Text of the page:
Convenience store customers are looking for roller grill items in the morning. Are you meeting the demand?
By Marilyn Odesser-Torpey, Associate Editor.
One person’s lunch or dinner is another person’s breakfast, so the roller grills at Rutter’s Farm Stores run all day, every day, said Jerry Weiner, the York, Pa.-based chain’s vice president of foodservice.
“We get a lot of people who work on different shifts and they’re looking for foods that fit their schedules,” Weiner said. “To meet their needs we offer all of our foodservice items 24/7, and that means breakfast sandwiches at night and hot dogs, sausages, cheeseburger dogs and other roller grill items in the morning.”
Unlike most c-stores, the Rutter’s roller grill program is not self serve. In some stores, customers can order their roller grill items and condiments via touchscreen kiosks. In traditional stores without kiosks, customers place their orders at the counters and the custom-embellished dog, sausage (Rutter’s has four different kinds) or other selection is brought directly to them. Rutter’s does not charge extra for condiments.
When Weiner joined Rutter’s in 1997, the roller grills were kept on the back counters or on top of the deli cases. Even then, he said, the stores sold double the industry average roller grill items. The next year he moved the grills to the front foodservice counters and the sales soared even higher.
“Part of the appeal of roller grill is the visual,” Weiner said. “But we think our customers like the full-serve aspect of our program because they know their food has not been handled by other people.”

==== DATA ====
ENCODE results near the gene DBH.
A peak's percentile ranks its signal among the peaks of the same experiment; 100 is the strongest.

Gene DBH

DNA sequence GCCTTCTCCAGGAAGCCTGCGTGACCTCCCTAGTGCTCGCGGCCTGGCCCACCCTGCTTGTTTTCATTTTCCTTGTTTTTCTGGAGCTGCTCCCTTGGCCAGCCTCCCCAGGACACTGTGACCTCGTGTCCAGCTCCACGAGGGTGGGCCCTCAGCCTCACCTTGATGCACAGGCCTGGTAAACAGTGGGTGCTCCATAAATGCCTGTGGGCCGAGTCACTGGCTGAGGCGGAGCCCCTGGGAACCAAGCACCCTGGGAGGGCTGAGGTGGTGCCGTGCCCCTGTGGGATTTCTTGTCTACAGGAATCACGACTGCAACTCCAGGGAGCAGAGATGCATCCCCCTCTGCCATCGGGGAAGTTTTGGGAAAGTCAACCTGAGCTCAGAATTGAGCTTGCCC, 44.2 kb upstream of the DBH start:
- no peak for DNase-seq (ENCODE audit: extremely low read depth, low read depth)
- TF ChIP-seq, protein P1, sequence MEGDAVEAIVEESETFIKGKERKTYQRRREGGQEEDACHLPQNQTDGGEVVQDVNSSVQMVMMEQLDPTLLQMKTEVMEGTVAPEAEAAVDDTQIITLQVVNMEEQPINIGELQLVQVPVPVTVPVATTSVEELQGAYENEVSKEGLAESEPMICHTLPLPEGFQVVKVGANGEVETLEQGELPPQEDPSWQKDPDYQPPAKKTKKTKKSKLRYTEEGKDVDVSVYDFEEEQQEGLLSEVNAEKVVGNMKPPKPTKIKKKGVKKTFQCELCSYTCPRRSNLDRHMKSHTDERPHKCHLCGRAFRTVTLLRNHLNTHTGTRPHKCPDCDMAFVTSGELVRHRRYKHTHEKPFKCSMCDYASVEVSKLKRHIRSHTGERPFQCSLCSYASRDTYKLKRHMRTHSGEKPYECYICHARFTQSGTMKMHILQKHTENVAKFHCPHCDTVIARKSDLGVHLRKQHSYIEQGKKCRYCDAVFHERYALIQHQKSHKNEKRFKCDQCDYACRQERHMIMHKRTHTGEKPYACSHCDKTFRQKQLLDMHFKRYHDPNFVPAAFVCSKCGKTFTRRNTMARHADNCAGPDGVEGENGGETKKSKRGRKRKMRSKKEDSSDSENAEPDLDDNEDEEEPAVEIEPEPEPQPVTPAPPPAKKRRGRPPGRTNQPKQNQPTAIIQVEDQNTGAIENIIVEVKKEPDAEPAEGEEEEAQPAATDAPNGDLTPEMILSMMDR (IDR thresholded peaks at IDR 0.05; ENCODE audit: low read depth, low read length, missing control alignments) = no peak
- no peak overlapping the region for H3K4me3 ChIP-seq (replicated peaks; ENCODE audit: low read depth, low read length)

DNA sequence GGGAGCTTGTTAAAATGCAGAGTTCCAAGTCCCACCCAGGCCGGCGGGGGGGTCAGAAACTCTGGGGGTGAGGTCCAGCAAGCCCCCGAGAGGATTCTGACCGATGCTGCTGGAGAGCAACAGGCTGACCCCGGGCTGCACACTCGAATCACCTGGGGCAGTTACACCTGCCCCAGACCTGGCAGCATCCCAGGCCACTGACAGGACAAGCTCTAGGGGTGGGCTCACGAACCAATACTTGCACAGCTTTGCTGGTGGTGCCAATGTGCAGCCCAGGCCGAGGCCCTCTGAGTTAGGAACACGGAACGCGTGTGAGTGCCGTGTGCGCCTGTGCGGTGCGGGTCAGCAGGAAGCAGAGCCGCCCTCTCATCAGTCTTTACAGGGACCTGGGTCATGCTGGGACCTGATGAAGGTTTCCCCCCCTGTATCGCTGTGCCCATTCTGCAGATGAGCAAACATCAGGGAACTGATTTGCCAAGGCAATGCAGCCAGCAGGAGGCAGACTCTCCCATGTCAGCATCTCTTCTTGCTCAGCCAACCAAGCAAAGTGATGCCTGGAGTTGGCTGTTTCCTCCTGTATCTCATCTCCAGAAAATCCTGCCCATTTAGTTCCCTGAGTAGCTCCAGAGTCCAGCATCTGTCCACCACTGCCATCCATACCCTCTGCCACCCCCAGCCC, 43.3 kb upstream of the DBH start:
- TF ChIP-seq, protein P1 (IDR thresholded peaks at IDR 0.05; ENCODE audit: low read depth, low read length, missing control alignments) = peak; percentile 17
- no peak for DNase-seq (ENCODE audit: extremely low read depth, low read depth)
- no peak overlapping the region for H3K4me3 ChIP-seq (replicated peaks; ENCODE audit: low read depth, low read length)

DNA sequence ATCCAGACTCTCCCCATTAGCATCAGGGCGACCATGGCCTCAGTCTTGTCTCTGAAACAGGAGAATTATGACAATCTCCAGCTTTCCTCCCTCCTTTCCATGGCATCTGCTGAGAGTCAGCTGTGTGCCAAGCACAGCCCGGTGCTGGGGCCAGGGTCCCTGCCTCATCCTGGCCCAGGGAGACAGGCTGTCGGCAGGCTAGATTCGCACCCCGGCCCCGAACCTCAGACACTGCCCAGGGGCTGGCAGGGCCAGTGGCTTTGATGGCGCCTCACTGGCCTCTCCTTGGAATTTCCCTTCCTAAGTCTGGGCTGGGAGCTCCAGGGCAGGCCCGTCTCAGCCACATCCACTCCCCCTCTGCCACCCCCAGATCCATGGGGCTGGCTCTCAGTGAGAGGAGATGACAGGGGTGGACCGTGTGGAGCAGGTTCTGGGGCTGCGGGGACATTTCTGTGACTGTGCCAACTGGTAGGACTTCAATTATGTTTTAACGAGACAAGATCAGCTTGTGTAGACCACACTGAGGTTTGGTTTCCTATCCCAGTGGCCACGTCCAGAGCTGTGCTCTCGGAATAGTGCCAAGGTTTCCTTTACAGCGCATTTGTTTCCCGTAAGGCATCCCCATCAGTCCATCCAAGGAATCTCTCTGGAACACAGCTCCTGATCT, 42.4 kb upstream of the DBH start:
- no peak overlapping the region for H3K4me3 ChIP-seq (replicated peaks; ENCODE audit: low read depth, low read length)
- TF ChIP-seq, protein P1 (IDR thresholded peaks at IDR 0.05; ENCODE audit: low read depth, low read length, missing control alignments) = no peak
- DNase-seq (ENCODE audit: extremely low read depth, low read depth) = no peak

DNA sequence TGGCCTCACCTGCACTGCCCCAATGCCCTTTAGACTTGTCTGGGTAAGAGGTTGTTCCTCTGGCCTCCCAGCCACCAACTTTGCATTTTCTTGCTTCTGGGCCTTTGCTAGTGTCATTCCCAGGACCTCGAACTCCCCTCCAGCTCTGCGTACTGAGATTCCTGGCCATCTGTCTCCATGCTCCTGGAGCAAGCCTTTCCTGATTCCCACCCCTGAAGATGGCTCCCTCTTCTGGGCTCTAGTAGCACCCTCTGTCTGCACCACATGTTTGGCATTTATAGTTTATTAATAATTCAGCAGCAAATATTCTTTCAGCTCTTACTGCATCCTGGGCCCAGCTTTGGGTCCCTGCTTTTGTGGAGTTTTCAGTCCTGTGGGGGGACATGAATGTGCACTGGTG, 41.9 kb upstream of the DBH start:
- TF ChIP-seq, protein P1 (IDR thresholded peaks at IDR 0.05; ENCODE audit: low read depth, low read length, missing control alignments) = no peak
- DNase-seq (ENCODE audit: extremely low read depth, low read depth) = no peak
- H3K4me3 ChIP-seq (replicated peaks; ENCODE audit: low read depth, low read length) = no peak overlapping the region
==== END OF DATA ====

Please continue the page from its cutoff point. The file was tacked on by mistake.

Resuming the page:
The all-American hot dog is still the number one roller grill best seller. According to Chicago-based Technomic research, 57% of roller grill consumers purchase hot dogs on a regular basis. Technomic reported that hot dog sales were up 1.5% from 2008-2012 and are expected to increase 3% from 2012-2015.
Research firm Datassential also put hot dogs near the top of the list for motivators/drivers for c-store food visits, said the company’s Managing Director Brian Darr.
Twenty-one percent of customers in the Technomic study said they order sausages and 20% taquitos at the roller grill. At Rutter’s, the cheeseburger dog, introduced at the chain’s stores last spring, is an up-and-comer. Weiner said he thought the new product would cannibalize sausage sales, but, instead, it has developed a fan base of its own.
But not every new product has fared as well at the Rutter’s roller grill. Hash browns, which Weiner saw as “ingenious,” simply did not sell. Nor did a hot dog-shaped chicken product.
Weiner does not depend on name brands to sell his roller grill products. In fact, he has found that customers are more interested in the freshness of the products, price value, cleanliness of the surroundings and quality of service than they are in name brands. One exception he makes is to label the hot dogs and sausages he gets from a local manufacturer.
“We’re a regional chain and our customers grew up with this manufacturer; they know the name, they’re comfortable with it and they know what flavor profile to expect,” he said.
Weiner feels that the roll is the unsung hero of the roller grill. At Rutter’s, every item goes on a potato roll, which he says adds moisture and gives the food a more upscale appeal.
“I’ve been using potato rolls at the roller grill for the past 15 years,” he said. “I am a great proponent of the importance of using the right bread; it’s the secret to any good sandwich.”
Always Fresh and Warm